In the common experience, the image of an object is normally grasped without strict boundaries that could isolate the thing from other objects and aspects of the reality surrounding it.
If we attempt to determine precisely which are those objects and aspects, we do not offer a comprehensive account of the primary object, but we put each of those other elements in its position as an object possessing a correspondent image and an amount of indetermination. When such an aspect is the space, there is well known that we meet along with the precise measurement a kind of indetermination even greater than that of the object, since the full understanding of space needs ultimately the representation of the objects occupying it.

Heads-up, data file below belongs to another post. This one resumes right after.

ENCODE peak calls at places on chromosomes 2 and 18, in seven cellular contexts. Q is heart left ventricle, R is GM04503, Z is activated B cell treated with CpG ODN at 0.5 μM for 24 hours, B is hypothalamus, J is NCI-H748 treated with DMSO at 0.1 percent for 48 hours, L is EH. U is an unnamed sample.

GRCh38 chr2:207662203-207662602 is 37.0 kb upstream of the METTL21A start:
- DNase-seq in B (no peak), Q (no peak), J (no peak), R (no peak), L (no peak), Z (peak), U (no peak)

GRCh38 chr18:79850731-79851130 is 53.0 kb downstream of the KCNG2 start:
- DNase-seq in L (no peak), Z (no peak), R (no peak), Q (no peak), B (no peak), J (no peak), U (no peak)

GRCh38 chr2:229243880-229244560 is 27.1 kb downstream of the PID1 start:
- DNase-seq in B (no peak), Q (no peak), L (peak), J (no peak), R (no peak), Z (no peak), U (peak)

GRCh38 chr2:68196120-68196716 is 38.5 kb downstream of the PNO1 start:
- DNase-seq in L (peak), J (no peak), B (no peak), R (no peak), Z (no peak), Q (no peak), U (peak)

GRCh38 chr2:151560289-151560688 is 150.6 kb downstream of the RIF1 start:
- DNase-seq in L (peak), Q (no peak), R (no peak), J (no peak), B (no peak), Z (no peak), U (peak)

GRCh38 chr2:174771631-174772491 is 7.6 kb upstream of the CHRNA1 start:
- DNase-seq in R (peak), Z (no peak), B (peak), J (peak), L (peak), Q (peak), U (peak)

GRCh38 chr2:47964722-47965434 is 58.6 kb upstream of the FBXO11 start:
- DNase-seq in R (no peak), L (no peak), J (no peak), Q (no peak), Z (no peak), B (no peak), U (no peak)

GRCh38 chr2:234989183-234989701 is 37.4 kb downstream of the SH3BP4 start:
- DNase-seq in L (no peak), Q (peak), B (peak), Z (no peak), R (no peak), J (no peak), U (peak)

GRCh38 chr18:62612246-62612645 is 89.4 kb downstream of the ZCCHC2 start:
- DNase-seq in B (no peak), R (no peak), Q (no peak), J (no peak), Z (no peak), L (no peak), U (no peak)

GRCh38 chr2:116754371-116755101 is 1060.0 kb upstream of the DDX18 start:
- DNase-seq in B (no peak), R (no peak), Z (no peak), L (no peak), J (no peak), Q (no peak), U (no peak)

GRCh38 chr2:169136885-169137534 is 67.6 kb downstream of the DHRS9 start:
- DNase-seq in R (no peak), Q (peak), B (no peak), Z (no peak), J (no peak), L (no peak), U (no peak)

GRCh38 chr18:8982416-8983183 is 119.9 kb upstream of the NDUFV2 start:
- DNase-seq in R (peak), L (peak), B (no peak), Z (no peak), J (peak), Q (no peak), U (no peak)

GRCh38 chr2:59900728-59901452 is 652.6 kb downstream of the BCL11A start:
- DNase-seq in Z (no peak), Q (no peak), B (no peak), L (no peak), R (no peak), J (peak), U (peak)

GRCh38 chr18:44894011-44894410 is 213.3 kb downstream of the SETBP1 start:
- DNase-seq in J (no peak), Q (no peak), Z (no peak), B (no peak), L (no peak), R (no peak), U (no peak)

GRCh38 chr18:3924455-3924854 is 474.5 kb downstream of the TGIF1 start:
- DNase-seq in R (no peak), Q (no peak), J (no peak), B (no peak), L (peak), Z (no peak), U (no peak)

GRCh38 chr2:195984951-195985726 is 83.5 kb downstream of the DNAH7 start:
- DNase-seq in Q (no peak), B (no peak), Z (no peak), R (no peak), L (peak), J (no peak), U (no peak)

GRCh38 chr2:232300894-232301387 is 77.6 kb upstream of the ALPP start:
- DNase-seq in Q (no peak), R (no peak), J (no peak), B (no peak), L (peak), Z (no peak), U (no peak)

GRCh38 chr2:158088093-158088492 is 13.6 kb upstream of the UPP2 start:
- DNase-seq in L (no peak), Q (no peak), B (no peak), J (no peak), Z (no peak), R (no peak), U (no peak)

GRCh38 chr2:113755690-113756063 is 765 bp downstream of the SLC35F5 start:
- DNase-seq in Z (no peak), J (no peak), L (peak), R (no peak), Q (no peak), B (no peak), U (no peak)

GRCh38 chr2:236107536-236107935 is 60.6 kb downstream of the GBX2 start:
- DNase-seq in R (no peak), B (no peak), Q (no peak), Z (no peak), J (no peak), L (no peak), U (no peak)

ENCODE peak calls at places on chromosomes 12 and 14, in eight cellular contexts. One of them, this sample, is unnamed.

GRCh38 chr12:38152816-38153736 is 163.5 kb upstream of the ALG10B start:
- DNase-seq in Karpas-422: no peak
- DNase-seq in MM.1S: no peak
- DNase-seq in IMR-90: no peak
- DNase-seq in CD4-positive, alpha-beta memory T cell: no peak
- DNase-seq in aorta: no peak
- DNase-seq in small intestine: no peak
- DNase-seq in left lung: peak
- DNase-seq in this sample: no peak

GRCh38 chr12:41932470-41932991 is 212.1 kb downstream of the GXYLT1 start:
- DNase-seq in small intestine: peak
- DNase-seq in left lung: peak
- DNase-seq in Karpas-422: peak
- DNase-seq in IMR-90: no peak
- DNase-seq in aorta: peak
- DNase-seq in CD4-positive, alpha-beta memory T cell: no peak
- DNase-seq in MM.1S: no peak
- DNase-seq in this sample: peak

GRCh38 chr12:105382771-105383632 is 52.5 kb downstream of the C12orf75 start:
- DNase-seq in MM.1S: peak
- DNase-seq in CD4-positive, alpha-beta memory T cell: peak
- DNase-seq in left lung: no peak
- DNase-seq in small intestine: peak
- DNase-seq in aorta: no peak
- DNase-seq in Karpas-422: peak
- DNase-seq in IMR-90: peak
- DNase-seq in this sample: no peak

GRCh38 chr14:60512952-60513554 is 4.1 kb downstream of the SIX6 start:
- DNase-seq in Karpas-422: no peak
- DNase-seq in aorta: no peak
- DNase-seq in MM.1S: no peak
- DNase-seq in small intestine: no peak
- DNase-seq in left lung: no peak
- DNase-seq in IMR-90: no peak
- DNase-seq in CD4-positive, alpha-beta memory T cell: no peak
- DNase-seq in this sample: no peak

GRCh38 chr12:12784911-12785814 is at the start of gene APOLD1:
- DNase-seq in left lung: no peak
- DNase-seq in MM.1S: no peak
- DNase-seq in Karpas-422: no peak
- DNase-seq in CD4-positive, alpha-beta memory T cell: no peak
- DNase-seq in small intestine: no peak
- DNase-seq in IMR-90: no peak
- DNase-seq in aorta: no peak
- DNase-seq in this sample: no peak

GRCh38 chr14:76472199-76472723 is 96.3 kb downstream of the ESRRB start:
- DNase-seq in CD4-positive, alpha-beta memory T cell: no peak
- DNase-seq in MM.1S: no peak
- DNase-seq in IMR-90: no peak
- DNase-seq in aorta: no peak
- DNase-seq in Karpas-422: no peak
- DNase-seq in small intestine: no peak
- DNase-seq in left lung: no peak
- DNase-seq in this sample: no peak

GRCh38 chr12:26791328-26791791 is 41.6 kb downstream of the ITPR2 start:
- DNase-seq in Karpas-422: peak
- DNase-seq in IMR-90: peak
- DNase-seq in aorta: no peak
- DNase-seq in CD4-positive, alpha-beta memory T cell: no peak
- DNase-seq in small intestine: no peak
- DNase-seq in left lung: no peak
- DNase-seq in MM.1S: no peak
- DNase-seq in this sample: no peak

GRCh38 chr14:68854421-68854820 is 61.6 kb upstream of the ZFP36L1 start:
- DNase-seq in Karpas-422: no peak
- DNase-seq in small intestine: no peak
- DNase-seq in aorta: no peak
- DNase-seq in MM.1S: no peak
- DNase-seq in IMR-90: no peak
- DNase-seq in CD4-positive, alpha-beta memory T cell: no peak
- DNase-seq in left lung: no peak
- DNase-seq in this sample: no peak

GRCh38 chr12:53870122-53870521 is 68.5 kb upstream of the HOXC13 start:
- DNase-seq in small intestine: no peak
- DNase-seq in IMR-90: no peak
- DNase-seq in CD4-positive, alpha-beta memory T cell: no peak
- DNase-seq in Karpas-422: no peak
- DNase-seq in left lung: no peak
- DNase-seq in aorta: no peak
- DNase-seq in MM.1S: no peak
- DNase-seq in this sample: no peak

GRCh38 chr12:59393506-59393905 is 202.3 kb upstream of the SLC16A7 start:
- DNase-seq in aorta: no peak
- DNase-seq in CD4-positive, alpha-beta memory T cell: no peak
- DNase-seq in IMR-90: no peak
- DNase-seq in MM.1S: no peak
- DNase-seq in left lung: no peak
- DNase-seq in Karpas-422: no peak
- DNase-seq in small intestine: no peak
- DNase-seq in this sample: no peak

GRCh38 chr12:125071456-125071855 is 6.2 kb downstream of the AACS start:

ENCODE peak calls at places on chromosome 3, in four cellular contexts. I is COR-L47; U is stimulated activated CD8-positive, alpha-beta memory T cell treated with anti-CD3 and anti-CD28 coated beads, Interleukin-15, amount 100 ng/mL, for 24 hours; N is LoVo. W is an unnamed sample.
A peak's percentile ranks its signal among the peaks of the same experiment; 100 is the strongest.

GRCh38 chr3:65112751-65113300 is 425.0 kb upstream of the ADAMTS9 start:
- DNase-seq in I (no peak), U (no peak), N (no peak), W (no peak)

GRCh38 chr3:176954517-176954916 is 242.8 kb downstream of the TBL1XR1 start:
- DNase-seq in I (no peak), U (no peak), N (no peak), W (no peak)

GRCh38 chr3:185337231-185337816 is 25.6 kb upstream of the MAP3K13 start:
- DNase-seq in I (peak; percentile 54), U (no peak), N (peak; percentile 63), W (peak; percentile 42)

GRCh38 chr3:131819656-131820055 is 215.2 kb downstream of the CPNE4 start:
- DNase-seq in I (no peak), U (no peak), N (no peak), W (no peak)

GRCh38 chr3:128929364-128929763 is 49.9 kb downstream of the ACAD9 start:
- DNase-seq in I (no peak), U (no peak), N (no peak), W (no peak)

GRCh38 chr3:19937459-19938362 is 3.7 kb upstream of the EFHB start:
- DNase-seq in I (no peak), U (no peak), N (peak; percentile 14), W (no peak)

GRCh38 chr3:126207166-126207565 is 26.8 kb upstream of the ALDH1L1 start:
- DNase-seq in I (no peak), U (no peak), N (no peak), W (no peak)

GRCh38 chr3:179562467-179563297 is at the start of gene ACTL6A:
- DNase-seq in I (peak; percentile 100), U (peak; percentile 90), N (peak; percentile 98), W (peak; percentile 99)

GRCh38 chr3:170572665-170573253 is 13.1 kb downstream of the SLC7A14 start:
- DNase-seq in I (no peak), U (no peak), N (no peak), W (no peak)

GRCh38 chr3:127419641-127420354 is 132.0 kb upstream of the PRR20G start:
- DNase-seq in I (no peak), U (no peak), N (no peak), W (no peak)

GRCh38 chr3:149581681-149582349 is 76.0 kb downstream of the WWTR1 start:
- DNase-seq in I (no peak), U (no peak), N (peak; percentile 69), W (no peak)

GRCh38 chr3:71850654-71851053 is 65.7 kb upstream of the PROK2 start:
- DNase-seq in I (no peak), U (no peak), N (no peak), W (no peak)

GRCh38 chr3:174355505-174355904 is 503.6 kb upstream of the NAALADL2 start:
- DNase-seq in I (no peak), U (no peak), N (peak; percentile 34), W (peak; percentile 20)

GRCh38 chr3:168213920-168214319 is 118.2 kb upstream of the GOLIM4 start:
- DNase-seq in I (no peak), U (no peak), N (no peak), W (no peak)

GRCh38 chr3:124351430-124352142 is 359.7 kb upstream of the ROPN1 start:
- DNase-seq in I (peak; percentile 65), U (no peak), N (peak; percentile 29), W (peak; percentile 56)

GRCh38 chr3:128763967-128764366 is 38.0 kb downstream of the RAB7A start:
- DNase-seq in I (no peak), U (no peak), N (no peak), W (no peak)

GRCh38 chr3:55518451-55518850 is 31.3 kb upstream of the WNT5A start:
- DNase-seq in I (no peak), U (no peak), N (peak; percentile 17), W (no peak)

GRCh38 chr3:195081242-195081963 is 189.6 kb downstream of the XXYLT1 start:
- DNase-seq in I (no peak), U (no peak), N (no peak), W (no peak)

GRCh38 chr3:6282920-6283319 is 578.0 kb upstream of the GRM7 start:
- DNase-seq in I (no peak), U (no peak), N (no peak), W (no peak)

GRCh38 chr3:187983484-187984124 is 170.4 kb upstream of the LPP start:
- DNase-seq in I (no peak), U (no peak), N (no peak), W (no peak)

For stopping an unending chain of explanations of indeterminacies proper to the things imagined, we rather have to admit their indeterminacy as something that cannot be defeated by an ongoing exercise of focusing on other objects than the first envisaged.
It is rather preferable to admit such indeterminacy as an inherent part of any imagined object, but, since the indeterminacy cannot be confined to some definite thing; it does not belong entirely to its image and to the act of grasping images. The only condition is to be compatible both to the imaged object and to the act of grasping images.
The span of the things and human activities that could fulfill such condition for a certain imaged object is almost unlimited. Any of these shares a degree of reality from the imaged object, even if there is not that appeal to reality as an authority that confirms their existence.
Thus, many imaged objects from nature allow looking forward to some divine reality with an impressive effect that is strongly similar to the act of getting visual impressions of things.